Francis Bacon, Owen Barfield, Ian Dury, ID

It’s just astonishing how things fortuitously/providentially connect together. PNGarrison has kindly sent me a chapter of a difficult (oh dear…) book by Owen Barfield, which he has painstakingly transcribed for me. Thanks Preston. Barfield was C S Lewis’s great mentor – which has to be a recommendation – and the book, Saving the Appearances, is about the development of the way humans have viewed the world across history. The Amazon reviews tend in general to say, “This book has changed my life: I don’t understand much of it, but I keep coming back to it.” Having read one chapter, I see what they mean. It’s on my Amazon wishlist, and I’ll probably be reviewing it in – oh – twenty years time.


Barfield’s basic thesis is about a theme I’ve found useful over the years: the desacralisation of nature, which he describes as a decreasing participation in nature. This, incidentally, presupposes a wider but hugely important idea – that the way people view reality is not fixed, as we tend to suppose, but conditioned by our deeper commitments. Specifically, science is dependent on our underlying worldview. That might mean there is no objective truth, but only human-constructed reality (cf Postmodernism) – or probably more accurately, that how closely our personal reality corresponds to objective truth depends on our underlying worldview – shades of Michael Polanyi there. Already you can see why people’s brains start hurting at this point, but they still come back for a third or fourth reading. As Ian Dury so succinctly put it , “There ain’t ‘arf been some clever bastards.”

To get back to Owen’s main theme, he argues that, in primitive times, people saw very little distinction between themselves, the world and ultimate causes. The world was personal, mystical and magical, and we were related to that reality sacrally. Without pursuing the point too far, you can see a paradigmatic example in the idea of hunting a totem animal in order to eat him and acquire his special power over the world; so to achieve that you dress up in his skin and become him in a ritual trance, whilst representing the hunting act and associated woo in a cave-painting.

Barfield sees progress, or evolution, in human thought as a desacralisation process – or rather, as two rather separate alternatives with rather divergent results. In Greek thought, subsequently culminating in the modern positivistic or scientistic worldview, nature is progressively drained of its magic, and radically separated from the human observer. It becomes, in the end, a collection of unrelated objective phenomena, devoid of any true meaning of its own. Almost unconsciously, the human mind becomes the only arbiter of meaning, through the imposition of theory on these diverse phenomena.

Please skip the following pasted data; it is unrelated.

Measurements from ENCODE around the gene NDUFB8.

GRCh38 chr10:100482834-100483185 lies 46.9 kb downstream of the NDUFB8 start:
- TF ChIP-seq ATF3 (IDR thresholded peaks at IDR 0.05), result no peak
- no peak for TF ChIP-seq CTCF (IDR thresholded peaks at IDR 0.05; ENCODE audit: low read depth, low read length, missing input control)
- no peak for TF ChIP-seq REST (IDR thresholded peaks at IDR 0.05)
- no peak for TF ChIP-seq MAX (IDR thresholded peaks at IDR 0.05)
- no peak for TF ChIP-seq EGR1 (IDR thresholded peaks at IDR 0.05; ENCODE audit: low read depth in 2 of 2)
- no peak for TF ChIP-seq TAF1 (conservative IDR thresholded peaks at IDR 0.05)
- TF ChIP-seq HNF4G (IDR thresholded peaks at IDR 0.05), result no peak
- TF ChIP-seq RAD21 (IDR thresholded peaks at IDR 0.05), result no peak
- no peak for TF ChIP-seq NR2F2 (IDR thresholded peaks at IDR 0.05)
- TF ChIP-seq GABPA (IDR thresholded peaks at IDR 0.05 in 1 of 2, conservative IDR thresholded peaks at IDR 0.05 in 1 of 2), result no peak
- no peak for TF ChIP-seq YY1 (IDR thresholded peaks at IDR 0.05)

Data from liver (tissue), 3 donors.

As others have noted, this plays out in the Cartesian radical body-mind dualism, where all the really important aspects of reality – ranging from such prosaic issues as colour or taste to universals like gravity or space-time relationships and, of course, such “subjective” metaphysical issues of “What’s it all for?”- are devolved to the human mind, the sole remaining “magic” component of reality.

This is problematic because it’s intrinsically unstable. Many (including C S Lewis) have pointed out that objectivism always wants to encroach even on the mind, explaining its own “magic” away in terms of mere neurology or chemistry +/- evolution, with the result that in the end even the sacredness of mind disappears in a puff of smoke and the emptying out of nature is complete (perhaps this is a better real example, though even more downbeat, of the trendy theology of “kenosis”!).

The Postmodern (and also, of course, post-Barfield) enterprise is equally destructive of true reality because it relativises that last stronghold of meaning, the mind. Meaning becomes a purely individual reconstruction of the universe, and though the mind itself survives positivist annihilation, it becomes no more in touch with reality – or with others’ reality – than a Boltzmann Brain would.

But meanwhile, back at Owen Barfield, he describes an alternative “desacralisation” that took place uniquely, he says, amongst the Hebrews. With their revelation of a transcendent God, the sole author but not the substance of material reality, nature ceased to be a living set of powers to be manipulated, abstracted, appeased and feared, but simply the ordered reality of the One who made it. The prohibition on images, Barfield argues, prevented God’s being dissolved back into nature, and set Israel’s eyes on the moral and spiritual reality of the God beyond, revealed to them in torah.

In the chapter Preston sent me, this almost comes across as a negative – suggesting the Jews did not care much about nature, diverting their attention on to human and theological matters. If that’s what he means, I’m not sure I agree – there is a stong strand of respect, awe and wonder for the created order in the Bible. But maybe that’s what Barfield is getting at – the change in perspective that comes from knowing God actually transforms ones view of nature, so one sees it as it is, in all its glory and – well, its true, God-given, meaning. I’m encouraged in that assessment of Barfield’s view because he compares this new Jewish concept to that of Thomas Traherne, the metaphysical poet whose love of every detail of nature is amongst the most enraptured in the Christian tradition.